By doing so, I gained new skills, experiences, and expanded my network with employees in different professions. These were assets I could use to grow within the company or take elsewhere.
I learned how increasing my value by attaining more skills and experiences would make me a valuable employee. If my current employer couldn’t recognize my value, then with my enhanced skills, I certainly could take them to another company.
Steps to Make Yourself Valuable in Your Profession (and Employers)
Follow these steps to make yourself more valuable to your employer and your future career. Read the entire original post.
1. Change your mindset
The perception of our work environment plays a key role in how we feel and perform at work. When you are unhappy nothing an employer might do will change how you feel.
2. Speak with your manager
This may be hard for many but speaking with your manager about your career aspiration is important. Let your manager know about your plan to grow within the company. Ask them about a career development track or job shadowing opportunities.
Learn more: What to Do When Your Boss Says No to a Pay Raise
3. Update your resume
Don’t wait until you are searching for a new job to update your resume. It’s hard to remember all the accomplishments and skills you’ve attained through the years. The key is to update your resume yearly or as accomplishments happen.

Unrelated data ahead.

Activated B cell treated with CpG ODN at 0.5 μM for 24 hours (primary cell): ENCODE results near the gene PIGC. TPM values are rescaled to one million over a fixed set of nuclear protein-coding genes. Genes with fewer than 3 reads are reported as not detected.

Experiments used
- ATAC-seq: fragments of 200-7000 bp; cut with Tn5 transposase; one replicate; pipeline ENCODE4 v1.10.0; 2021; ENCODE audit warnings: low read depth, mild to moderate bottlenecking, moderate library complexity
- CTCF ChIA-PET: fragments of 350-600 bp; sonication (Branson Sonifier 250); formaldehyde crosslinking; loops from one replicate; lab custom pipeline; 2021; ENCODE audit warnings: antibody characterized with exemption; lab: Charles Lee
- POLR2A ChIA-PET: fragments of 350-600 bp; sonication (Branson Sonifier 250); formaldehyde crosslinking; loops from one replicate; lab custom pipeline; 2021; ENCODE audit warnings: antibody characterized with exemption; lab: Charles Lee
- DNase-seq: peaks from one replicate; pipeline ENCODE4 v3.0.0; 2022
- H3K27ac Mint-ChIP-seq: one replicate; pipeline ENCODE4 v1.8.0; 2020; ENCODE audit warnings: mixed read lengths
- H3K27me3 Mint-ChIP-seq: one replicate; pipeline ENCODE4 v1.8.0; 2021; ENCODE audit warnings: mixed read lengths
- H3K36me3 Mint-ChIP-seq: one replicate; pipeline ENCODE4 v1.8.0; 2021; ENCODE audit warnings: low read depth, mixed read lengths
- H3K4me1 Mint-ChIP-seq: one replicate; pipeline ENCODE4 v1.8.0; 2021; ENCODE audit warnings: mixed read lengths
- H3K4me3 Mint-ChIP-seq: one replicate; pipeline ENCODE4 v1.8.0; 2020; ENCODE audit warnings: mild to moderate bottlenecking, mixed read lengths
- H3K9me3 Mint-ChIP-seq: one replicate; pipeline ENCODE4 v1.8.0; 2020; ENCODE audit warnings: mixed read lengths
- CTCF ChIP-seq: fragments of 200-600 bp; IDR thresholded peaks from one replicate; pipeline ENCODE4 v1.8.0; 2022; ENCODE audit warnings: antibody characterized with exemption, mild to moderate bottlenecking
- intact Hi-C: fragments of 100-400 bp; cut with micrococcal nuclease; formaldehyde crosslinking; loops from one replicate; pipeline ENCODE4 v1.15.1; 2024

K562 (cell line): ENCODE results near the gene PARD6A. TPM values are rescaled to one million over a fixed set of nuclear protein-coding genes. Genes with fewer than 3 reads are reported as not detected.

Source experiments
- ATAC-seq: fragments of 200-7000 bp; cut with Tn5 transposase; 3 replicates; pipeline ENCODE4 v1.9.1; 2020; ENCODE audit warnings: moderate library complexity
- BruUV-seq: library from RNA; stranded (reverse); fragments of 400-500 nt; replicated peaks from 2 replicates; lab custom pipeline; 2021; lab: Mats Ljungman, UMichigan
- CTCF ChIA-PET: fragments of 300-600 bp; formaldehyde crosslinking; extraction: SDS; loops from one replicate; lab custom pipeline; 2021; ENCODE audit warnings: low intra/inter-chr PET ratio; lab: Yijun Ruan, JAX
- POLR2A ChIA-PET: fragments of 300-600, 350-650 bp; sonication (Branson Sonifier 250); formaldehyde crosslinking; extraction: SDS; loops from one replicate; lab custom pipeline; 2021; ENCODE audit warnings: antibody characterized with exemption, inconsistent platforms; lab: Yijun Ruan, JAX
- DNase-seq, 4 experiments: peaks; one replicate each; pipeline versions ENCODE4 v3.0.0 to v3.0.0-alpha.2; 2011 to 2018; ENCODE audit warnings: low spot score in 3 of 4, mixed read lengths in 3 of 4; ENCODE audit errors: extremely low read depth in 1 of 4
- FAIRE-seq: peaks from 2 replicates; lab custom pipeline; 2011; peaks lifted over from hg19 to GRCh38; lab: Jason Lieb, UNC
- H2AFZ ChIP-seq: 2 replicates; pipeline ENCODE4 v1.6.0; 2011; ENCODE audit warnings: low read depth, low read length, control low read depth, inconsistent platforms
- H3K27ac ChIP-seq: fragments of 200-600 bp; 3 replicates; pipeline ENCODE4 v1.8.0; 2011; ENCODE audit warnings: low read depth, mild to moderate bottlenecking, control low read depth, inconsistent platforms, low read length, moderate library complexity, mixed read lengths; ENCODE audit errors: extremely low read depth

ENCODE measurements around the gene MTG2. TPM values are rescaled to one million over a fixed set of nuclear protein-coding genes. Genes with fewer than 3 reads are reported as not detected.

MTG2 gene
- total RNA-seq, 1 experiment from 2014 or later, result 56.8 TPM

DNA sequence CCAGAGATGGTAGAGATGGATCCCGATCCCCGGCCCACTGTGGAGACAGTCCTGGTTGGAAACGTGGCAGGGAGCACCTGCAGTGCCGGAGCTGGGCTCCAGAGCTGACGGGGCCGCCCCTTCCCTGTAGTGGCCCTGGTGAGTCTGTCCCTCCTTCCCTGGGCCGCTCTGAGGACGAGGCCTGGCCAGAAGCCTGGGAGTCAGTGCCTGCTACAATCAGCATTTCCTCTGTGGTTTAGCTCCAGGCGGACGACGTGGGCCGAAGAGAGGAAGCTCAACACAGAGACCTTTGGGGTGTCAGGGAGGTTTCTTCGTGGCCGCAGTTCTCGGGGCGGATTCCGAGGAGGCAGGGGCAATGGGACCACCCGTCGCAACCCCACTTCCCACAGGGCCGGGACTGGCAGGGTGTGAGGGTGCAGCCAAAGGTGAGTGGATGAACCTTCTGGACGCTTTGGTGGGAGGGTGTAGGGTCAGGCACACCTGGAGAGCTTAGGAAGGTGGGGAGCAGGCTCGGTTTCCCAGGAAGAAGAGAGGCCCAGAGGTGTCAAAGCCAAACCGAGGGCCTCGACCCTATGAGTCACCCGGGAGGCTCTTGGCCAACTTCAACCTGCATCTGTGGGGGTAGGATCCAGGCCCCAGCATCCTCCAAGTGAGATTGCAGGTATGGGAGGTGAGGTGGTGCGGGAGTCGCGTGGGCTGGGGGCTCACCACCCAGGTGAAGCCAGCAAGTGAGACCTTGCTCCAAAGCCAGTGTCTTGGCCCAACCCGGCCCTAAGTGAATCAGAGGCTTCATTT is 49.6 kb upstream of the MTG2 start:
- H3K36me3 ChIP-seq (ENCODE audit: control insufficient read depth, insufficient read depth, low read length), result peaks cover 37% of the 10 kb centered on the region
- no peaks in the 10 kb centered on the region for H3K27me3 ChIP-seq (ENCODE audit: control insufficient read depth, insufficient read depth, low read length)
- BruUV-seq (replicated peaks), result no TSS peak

4. Update your LinkedIn profile
Recruiters hunt for top talent online and LinkedIn is a go-to-place. At least once a month, I’m contacted by recruiters about job opportunities. Update your LinkedIn profile every quarter. Make sure your profile reflects your current skills, experience, and accomplishments.
5. Know the job market
Even if you love your job, it’s good to know what new skills are important to remain at the top of your profession. Read trade publications and professional blogs. Join LinkedIn groups related to your profession, career, and industry. This gives you access to up-to-date information and an opportunity to network.
6. Increase your skills
Never stop learning. Always seek to find ways to increase your expertise in your chosen field. Get to know what is happening within your profession. Take advantage of all employer workshops and educational opportunities. Some employers pay for certifications and continuing education programs.
Learn more: How to Stay Marketable in Any Job Market